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Monday, April 16, 2012

What happens in Amsterdam stays in Amsterdam

  We own a book called "1001 Places to See Before You Die" or something like that.  On the subject of The Netherlands, it suggested the seeing the tulips, visiting a coffeeshop and checking out the red light district.  And so last weekend, that's what we did.

   We drove to Amsterdam from Brussels.  It look about 3 hours but much of that was getting out of the Brussels gridlock on a Friday evening.  It was a very pretty drive with little farms with cows and sheep grazing near the highway.  We saw a lot of new windmills and several old windmills on the way.   The Netherlands is called Pays-Bas in French and it is truly flat as a pancake.  (More about pancakes later.)

   On Saturday morning, we drove to Keukenhof Gardens near the city of Lisse.  The gardens are only open from mid-March to mid-May and we arrived early in the morning.   The flowers were amazing.  Acres and acres of tulips, hyacinths (which smell wonderful), daffodils, daisies, and then there were swans, canal boats, windmills, wooden shoes and the whole Dutch scene.  Brett and I spent hours and took hundreds of pictures of these flowers.  By the afternoon, the parking lot was jammed.  It was such a peaceful and beautiful place...and then we went to Amsterdam.

   We got off the train and were immediately greeted by the strong aroma of marijuana and a bazillion people on bikes.  We had a lot to learn about the bikes.  Evidently, in Amsterdam, bikes have priority.  I'm not sure if I mentioned it before but "priority" is a big deal over here.  In Belgium, traffic coming from the right has priority.  This means that people entering the road from the right can pop right in front of you.  Frightening.  Also, pedestrians here have priority.  But the cars don't always seem to care and I don't want my dying words to be "Damn it.  I had priority!"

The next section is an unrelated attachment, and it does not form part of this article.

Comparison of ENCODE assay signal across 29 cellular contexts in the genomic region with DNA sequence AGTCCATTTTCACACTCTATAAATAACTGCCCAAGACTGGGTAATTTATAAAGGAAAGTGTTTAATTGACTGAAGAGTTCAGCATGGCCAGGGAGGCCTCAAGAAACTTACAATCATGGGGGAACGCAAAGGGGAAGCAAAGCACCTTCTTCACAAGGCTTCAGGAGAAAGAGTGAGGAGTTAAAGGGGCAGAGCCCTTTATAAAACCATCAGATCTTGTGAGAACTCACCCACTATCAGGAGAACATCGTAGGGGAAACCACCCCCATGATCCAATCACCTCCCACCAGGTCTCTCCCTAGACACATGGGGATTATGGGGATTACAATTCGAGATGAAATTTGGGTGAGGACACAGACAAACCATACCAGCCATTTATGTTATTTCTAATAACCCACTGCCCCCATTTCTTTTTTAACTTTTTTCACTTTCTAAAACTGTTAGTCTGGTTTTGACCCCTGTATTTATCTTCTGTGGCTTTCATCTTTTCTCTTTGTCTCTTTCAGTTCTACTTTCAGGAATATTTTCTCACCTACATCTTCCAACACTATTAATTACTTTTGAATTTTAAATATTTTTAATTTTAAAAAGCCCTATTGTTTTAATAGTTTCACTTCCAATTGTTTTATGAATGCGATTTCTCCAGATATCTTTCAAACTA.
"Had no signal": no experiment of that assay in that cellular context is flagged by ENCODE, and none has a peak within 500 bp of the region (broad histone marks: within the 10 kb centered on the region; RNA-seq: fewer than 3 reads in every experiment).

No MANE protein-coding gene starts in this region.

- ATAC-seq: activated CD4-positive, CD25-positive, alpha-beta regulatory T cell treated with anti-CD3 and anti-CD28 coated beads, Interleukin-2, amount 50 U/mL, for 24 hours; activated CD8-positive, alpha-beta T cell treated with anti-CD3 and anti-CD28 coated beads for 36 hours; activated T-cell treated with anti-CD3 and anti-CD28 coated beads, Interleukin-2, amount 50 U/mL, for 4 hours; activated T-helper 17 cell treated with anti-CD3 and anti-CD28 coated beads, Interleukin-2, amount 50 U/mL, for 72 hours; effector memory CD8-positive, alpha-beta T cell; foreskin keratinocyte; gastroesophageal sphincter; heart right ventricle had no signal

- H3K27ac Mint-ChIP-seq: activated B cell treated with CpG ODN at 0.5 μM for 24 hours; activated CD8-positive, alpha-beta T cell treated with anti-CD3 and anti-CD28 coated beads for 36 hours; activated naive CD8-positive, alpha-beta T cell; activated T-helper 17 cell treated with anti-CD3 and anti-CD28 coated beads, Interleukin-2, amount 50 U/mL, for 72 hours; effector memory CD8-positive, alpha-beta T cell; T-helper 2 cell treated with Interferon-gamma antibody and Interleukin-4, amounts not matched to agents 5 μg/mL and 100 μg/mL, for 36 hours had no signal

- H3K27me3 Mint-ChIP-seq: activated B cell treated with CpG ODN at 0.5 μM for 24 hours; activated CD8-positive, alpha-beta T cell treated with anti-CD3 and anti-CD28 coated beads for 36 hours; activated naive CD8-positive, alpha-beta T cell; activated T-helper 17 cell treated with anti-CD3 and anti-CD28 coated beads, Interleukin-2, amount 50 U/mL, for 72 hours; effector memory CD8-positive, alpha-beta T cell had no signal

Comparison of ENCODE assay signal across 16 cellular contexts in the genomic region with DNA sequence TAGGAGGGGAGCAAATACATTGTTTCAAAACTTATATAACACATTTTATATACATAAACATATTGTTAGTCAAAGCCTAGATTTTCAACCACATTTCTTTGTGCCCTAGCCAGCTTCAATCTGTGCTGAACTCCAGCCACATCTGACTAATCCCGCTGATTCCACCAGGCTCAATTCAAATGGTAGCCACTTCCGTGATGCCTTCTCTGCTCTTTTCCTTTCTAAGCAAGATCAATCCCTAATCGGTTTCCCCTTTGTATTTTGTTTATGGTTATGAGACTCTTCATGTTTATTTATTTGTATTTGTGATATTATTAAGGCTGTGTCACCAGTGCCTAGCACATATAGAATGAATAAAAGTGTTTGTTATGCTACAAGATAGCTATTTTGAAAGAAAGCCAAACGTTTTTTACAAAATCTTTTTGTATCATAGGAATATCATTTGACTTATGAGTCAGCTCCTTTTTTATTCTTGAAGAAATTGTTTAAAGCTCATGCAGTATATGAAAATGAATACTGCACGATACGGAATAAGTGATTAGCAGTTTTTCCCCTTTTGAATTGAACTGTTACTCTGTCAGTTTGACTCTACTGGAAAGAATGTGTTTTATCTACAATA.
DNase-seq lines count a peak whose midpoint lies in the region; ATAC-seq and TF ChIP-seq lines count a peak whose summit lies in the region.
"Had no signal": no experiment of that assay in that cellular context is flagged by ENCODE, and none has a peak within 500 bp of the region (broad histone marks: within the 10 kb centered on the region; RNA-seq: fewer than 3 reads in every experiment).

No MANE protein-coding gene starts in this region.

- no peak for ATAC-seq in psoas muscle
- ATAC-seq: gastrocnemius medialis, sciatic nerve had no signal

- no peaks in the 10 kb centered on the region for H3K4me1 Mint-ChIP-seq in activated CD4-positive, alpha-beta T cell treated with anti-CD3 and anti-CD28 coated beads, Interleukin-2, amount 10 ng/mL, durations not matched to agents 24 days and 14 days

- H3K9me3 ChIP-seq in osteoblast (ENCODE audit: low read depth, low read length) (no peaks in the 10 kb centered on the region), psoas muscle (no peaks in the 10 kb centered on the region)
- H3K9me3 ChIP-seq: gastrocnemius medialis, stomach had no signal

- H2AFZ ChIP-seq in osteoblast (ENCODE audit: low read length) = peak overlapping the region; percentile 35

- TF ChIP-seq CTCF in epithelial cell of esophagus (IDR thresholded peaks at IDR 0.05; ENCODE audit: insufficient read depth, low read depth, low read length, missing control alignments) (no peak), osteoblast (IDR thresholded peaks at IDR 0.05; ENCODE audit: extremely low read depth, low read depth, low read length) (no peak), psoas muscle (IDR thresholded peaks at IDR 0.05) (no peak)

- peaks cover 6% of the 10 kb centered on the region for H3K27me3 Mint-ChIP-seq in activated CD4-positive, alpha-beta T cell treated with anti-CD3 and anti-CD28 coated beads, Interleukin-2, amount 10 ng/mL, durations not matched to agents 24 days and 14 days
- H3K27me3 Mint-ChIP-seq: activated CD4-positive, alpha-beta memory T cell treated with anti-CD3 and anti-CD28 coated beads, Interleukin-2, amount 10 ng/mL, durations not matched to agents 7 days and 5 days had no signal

Bikes in Amsterdam have their own section of the sidewalk (in red brick) and you do NOT get in their way.  They warn you with a little bicycle bell, ding ding, which is not easy to hear.  Our "Welcome to Amsterdam" scene was a burly male bike rider elbowing a pedestrian who got in his way in her face.   After that, I was very careful to stay off the red brick.

   We saw the tulips so the next things were the coffeeshops and the red light district.  We were warned to visit that district in the day time so Brett and I strolled through in the early afternoon.  It occurred to me that the prostitute seniority system may be similar to that of nurses in the US.  The young cute ones work night shift and the middle-aged ones with more seniority get day shift.  I guess that explains what we saw which were women far past their prime sitting in windows in their underwear.  It was really just sad.

    So in the evening, we visited a real Amsterdam coffeeshop.  They have a menu of different kinds of joints and hashish with bizarre names.  Brett and I chose only coffee in the coffee shop (random drug testing at his job) but we were in a smallish room with about a half-dozen other patrons who were enthusiastically imbibing in the herb.  The place was densely smoky and before we finished our coffee, we were both not quite right. I don't know what this stuff is but it seems very potent.

   The next day, we visited the Heineken Experience which was similar (but better) than the Coca Cola Museum in Atlanta.  We tried to go to the VanGogh Museum but it was so crowded that we only made the gift shop.  We reassured ourselves that we live so close by that we could come back at any time, but I believe the residual effects of the coffee shop just made us lazy. 

     We had some good meals, too, but the cuisine wasn't up to Belgian standards. (Who's a food snob?  I am.)  The best thing was a pancake (like a fat crepe) with melted Gouda and ham inside.  They have great seafood, too, of course.  And there were cats in the restaurants which I thought was very cool.

  So our next trip is back to the USA.  And I can't wait to see all my friends and family.  Two more weeks. Yay.

3 comments:

  1. what a cool excursion, kathie!
    can't wait til you get back home.

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  2. That's for the travelog - it was very interesting!

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  3. I love reading your blogs. You are a brave woman over there. :)

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